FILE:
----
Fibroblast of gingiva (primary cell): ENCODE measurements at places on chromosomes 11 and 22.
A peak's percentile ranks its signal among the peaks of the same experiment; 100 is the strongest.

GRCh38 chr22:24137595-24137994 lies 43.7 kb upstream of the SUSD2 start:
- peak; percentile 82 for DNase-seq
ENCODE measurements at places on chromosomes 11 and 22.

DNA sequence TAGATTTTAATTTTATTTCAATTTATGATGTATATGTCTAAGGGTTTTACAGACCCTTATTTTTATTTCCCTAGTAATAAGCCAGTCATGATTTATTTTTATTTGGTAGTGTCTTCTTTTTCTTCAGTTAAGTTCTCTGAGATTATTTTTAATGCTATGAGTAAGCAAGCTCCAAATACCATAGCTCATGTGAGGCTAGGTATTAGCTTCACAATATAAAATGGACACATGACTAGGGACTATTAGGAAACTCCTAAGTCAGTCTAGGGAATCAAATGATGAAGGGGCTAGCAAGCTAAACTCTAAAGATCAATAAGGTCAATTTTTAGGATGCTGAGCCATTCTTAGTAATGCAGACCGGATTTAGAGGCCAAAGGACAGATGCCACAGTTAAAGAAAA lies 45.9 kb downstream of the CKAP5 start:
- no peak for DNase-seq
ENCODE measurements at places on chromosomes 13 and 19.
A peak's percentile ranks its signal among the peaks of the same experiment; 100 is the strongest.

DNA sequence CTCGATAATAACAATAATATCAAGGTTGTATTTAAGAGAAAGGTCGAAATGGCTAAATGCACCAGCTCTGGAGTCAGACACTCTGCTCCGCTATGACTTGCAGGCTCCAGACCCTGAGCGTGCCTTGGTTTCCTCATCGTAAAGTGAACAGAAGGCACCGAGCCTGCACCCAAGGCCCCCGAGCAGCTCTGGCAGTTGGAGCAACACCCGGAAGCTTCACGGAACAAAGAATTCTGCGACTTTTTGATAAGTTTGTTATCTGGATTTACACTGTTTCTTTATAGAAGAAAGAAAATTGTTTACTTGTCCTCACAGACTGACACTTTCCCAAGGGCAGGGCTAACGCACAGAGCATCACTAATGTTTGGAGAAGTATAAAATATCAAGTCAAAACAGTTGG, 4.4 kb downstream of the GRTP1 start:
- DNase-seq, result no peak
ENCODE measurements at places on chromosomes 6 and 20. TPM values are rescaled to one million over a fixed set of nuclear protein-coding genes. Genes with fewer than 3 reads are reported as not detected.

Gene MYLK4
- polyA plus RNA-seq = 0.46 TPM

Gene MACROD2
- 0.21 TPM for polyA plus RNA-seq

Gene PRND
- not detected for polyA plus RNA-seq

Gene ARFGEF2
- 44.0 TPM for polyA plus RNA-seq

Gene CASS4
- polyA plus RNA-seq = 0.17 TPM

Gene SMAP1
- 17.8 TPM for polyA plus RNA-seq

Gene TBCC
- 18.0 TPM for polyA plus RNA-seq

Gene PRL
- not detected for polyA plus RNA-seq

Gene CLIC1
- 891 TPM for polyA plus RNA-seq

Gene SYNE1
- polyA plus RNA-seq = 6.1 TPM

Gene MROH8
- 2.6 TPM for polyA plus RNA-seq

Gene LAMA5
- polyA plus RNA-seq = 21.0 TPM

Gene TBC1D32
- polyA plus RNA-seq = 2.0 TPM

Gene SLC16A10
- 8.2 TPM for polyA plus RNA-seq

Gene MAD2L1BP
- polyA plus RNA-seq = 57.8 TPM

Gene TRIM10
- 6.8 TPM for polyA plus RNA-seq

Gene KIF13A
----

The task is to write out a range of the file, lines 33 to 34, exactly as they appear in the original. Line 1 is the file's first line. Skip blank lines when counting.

Gene MROH8
- 2.6 TPM for polyA plus RNA-seq